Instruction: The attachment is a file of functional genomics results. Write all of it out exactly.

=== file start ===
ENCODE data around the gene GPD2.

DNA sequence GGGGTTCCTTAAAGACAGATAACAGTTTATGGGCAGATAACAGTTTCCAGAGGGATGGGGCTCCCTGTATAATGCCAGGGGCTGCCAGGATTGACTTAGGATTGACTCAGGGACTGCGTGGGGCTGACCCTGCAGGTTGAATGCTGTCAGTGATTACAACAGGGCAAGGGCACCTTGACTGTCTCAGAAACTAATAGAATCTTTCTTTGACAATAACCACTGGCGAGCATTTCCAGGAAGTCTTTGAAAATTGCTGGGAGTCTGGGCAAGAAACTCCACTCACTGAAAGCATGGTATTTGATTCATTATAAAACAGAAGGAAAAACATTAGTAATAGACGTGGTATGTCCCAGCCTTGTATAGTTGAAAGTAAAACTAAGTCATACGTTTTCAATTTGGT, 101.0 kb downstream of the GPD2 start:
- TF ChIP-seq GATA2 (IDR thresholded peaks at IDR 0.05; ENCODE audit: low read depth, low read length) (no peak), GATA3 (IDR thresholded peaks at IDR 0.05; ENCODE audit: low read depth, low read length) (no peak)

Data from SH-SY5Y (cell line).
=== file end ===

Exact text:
ENCODE data around the gene GPD2.

DNA sequence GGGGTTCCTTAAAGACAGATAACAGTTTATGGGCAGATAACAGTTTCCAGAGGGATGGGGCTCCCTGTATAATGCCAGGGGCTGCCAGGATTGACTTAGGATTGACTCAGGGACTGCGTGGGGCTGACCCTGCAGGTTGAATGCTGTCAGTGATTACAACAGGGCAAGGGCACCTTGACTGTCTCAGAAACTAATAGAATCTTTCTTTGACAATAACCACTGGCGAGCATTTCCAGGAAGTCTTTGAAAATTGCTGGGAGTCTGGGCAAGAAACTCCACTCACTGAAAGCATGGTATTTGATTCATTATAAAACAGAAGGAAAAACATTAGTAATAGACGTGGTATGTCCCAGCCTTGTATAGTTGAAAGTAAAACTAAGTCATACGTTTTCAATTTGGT, 101.0 kb downstream of the GPD2 start:
- TF ChIP-seq GATA2 (IDR thresholded peaks at IDR 0.05; ENCODE audit: low read depth, low read length) (no peak), GATA3 (IDR thresholded peaks at IDR 0.05; ENCODE audit: low read depth, low read length) (no peak)

Data from SH-SY5Y (cell line).